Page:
Scorecard: Give Your Media Coverage the ‘MBA’ Test


This Media Branding Analysis (MBA) methodology, courtesy of Bill Bradley, principal at Bottom Line Communications, can be used to score the effectiveness of media coverage. The ratings are on a 1-3 scale, lowest to highest. An MBA score of 10 is a solid performance. A score of 4-10 is underperforming, and 10-15 is exceptional. Here are some guidelines:

1. Importance of media outlet

    1-low-yield outlet with marginal reach and influence

    2-recognized industry resource

    3-crossover business/trade outlet that represents a major win

2. Is the article a stand-alone piece or a roundup?

    1-roundup, with less visibility than other companies mentioned

    2-roundup with equal or greater visibility than others mentioned

    3-stand-alone coverage

3. Are your key strategic messages included?

    1-generic industry/market coverage, little or no keyword value based on strategic messaging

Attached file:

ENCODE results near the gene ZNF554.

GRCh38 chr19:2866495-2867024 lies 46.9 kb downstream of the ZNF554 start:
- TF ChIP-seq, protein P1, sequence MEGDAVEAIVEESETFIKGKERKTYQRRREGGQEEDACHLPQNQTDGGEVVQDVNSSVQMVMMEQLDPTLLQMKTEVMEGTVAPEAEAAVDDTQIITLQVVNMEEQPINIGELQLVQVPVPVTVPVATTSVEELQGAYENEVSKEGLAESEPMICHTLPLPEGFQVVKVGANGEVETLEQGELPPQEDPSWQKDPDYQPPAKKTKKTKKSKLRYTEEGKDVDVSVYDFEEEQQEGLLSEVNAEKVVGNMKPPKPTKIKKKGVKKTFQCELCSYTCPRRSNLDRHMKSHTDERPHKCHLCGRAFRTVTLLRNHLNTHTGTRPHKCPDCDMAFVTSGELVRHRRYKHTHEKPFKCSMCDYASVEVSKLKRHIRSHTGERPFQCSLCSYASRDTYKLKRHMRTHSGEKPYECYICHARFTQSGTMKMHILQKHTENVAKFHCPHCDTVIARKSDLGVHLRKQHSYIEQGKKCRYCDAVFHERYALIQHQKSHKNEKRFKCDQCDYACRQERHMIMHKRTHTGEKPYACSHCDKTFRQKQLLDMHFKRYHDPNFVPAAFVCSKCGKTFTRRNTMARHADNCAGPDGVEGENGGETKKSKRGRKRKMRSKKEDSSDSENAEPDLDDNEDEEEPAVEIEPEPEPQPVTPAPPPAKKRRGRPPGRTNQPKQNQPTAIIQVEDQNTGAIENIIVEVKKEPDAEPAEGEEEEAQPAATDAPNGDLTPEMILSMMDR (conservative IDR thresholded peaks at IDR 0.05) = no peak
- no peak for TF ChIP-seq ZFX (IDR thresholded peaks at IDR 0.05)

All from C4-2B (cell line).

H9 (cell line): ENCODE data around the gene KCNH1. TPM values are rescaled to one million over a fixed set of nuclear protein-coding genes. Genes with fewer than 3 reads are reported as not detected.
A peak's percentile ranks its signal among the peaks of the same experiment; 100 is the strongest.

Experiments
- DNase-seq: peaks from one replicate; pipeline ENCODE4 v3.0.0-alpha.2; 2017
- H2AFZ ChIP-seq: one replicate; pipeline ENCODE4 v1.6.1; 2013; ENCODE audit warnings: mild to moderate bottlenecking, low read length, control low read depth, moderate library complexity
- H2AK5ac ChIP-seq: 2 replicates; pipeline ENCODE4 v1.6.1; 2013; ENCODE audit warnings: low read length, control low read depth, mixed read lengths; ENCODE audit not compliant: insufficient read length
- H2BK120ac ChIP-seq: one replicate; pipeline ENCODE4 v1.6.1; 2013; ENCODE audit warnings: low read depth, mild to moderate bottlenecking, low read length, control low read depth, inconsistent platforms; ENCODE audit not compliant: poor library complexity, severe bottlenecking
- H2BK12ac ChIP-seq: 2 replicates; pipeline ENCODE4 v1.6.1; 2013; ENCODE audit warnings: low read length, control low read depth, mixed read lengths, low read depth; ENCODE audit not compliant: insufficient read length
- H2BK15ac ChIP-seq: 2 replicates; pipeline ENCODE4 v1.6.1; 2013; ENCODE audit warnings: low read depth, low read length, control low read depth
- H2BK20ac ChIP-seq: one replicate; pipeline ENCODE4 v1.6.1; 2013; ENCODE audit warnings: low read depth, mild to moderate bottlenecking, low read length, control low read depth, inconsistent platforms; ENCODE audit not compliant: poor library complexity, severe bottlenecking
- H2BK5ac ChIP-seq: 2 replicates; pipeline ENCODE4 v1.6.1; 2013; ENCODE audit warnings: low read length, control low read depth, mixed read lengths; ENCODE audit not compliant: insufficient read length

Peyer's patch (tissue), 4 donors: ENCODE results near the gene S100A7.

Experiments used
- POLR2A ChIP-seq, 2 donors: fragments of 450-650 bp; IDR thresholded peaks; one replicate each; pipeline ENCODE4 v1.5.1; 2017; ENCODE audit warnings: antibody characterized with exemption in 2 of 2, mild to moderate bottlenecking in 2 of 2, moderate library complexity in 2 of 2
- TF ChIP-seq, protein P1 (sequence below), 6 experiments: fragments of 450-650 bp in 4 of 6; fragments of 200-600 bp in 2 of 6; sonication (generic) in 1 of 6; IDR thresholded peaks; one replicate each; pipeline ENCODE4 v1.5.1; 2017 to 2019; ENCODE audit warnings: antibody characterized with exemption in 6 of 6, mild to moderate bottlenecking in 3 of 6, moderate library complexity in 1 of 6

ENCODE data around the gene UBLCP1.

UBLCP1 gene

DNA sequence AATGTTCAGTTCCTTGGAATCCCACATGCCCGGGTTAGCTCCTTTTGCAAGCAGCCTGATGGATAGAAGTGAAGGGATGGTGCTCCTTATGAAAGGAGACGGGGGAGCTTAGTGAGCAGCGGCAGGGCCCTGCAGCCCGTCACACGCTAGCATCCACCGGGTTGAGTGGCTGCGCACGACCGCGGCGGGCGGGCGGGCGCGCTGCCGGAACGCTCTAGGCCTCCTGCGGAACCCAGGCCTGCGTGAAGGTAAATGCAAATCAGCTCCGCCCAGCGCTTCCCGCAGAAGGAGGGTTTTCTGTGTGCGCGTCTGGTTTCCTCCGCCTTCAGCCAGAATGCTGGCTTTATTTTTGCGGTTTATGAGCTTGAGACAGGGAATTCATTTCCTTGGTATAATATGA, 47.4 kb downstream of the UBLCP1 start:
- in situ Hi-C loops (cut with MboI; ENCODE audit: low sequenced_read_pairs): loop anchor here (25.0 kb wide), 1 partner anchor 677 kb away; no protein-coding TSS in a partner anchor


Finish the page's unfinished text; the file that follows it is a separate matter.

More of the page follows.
2-three or more specific mentions of desired branding or strategic word or phrase

    3-focus of article is the real or potential game-changing impact of strategic messaging

4. Is the overall perception of the story positive, negative or neutral?

    1-negative but with some redeeming qualities; some damage control required

    2-overall positive with expected balance of language to remain objective

    3-suitable for framing, only minor caveats

5. What is the measurable response to the published story or article?

    1-lower than expected queries; e.g., less than 5% spike in Web, phone and/or e-mail activity

    2-encouraging response; 5%-15% spike in Web, phone and/or e-mail activity

    3-strong response; more than 15% spike in Web, phone and/or e-mail activity, and additional media 
    opportunities created from the reporting




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